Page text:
Supreme Court nominees could tilt bench to left
The recommendations, two of them liberal and one moderate, will likely earn President Moon Jae-in’s approval as he seeks to stack the court with left-leaning judges. The nominees will then head to the National Assembly for confirmation hearings.
The three outgoing justices, all appointed by former President Lee Myung-bak, a conservative, will complete their six-year terms next month. The nominees to replace them are Kim Seon-soo, a progressive lawyer who chairs the Lawyers for a Democratic Society; Lee Dong-won, the top judge at the Jeju District Court; and Noh Jeong-hee, a judge who currently serves as the head of the Supreme Court Library, which maintains records of court decisions.
Of the three, Kim is seen as the most liberal. He began his career as a labor rights lawyer in 1988, similar to Moon, who took on tough human rights cases when he a young lawyer.
Kim, too, took on controversial cases, defending the now-disbanded Unified Progressive Party in 2014. The Constitutional Court ruled to dissolve the party for its alleged pro-North Korea views. In his 2014 book, “I Defend Labor,” Kim wrote, “The most important role of a lawyer is to help clients so that they don’t bend their beliefs or feel despair.”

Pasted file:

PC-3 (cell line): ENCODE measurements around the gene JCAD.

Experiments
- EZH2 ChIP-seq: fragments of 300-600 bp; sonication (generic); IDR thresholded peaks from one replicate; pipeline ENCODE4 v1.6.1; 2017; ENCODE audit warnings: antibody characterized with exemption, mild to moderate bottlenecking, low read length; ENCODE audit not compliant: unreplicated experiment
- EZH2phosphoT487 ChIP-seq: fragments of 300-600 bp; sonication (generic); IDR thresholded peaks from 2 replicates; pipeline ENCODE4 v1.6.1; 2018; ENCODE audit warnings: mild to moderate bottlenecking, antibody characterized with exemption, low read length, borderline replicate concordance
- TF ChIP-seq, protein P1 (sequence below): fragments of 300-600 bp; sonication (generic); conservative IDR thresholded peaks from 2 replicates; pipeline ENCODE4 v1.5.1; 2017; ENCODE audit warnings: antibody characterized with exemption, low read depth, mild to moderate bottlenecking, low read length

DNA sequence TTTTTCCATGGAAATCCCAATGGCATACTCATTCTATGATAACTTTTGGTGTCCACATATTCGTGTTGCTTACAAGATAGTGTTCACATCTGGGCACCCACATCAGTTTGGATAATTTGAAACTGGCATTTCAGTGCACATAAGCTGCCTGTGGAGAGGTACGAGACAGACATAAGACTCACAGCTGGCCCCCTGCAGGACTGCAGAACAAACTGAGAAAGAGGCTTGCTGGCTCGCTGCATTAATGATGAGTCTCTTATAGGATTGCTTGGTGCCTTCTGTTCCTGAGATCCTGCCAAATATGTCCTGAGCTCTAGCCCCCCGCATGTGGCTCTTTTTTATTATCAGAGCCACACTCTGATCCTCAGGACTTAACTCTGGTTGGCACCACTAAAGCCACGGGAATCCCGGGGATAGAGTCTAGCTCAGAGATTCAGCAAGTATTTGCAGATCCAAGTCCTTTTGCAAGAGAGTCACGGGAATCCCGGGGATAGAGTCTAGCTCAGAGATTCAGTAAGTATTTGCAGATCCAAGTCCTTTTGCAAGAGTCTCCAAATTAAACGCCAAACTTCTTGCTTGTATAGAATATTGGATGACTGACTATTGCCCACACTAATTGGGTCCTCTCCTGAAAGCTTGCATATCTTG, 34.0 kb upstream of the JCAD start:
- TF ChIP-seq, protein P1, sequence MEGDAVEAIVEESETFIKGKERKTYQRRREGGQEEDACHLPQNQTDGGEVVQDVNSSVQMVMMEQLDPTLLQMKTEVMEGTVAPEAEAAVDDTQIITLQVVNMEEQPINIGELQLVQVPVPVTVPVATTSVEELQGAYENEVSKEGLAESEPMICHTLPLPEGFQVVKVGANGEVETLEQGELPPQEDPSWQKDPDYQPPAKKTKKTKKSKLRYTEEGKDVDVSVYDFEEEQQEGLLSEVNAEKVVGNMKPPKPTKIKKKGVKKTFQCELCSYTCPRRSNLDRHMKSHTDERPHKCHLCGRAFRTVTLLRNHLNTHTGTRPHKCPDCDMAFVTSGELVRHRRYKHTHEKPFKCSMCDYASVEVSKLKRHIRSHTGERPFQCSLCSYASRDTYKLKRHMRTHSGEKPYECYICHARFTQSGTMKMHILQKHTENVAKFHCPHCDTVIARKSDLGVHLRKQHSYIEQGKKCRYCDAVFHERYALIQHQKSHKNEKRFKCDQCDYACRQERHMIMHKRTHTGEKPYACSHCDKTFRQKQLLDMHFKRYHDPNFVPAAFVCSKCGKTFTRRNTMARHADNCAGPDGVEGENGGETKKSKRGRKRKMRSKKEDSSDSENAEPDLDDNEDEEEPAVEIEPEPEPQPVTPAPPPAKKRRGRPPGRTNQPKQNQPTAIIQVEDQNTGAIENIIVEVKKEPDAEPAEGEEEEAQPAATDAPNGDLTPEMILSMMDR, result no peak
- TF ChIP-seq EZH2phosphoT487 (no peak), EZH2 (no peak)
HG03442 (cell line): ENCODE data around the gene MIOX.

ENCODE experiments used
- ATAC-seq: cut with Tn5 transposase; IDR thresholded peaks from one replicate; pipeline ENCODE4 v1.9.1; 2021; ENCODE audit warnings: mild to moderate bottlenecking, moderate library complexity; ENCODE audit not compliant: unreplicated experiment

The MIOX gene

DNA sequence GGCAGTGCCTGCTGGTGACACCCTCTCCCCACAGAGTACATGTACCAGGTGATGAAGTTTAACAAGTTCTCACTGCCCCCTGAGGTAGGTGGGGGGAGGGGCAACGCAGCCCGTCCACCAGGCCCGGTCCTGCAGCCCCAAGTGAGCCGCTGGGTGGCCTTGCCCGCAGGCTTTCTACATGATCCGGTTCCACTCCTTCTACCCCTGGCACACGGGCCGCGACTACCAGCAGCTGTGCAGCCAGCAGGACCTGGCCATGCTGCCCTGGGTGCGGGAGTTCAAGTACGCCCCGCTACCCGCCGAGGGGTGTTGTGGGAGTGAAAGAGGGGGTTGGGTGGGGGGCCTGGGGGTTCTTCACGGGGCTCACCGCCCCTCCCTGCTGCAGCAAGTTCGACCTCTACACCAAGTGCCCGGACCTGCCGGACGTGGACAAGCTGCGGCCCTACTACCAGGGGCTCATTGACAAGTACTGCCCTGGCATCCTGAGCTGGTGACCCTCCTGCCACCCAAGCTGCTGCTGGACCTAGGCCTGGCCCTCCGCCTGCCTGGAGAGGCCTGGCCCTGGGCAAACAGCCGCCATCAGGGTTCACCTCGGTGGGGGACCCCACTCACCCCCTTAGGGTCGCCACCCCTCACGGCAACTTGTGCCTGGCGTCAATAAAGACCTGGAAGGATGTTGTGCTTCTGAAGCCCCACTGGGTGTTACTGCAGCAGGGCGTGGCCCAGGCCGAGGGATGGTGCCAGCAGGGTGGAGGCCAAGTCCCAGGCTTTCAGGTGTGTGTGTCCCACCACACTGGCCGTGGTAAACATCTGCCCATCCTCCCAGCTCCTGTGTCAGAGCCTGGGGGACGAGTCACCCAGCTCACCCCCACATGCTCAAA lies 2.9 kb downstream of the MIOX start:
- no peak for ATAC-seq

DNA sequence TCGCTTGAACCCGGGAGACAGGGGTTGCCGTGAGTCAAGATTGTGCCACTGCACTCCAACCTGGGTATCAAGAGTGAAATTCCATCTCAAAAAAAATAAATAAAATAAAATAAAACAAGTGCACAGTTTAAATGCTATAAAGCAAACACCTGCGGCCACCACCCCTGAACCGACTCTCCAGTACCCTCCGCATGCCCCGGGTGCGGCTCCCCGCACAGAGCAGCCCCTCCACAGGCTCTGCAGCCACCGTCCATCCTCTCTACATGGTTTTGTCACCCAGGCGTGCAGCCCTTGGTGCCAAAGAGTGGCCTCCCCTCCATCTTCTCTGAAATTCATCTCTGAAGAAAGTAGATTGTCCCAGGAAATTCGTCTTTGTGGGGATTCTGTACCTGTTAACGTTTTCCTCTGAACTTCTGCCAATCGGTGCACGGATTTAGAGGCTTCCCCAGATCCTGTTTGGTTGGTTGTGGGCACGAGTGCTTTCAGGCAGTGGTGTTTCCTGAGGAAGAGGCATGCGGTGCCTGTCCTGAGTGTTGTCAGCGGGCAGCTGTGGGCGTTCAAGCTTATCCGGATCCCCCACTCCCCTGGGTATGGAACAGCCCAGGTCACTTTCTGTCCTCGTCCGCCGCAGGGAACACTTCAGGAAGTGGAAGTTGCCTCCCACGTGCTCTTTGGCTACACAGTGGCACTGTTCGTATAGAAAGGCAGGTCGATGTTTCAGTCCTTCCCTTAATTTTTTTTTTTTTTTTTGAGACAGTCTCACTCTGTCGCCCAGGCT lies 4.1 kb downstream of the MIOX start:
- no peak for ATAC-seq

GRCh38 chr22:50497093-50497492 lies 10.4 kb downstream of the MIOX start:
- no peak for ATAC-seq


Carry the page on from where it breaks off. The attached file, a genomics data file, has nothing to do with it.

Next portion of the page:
Noh could also tilt the court left. She is a member of a legal research group known for its progressive views. The third nominee, Lee, will likely be a swing vote.
Of the three, Kim faces the toughest path to confirmation. The largest opposition party, the Liberty Korea Party, has denounced his work for the Unified Progressive Party.
“It is hard to accept a justice nominee who has a low understanding of a group that tried to thwart the basic order of our democratic society,” the party said in a statement on Monday.
Confirmation requires a majority of the 300-member legislature to be present, and a majority of those present then have to vote yes. That means a justice could be confirmed with just 76 votes.
The Supreme Court’s current 13-member bench leans conservative, with nine of the justices appointed by previous administrations, but it could swing to the left under Moon. Already, he has appointed four justices.
By the end of his term in May 2022, Moon will be able to replace five more justices, making all but one justice his appointees. Justice Kim Jae-hyung, who was appointed in September 2016, will outlast Moon.
This bench could have the highest female representation in the Supreme Court’s history. If Noh is confirmed, she will join three other women already on the bench.
BY KANG JIN-KYU [firstname.lastname@example.org]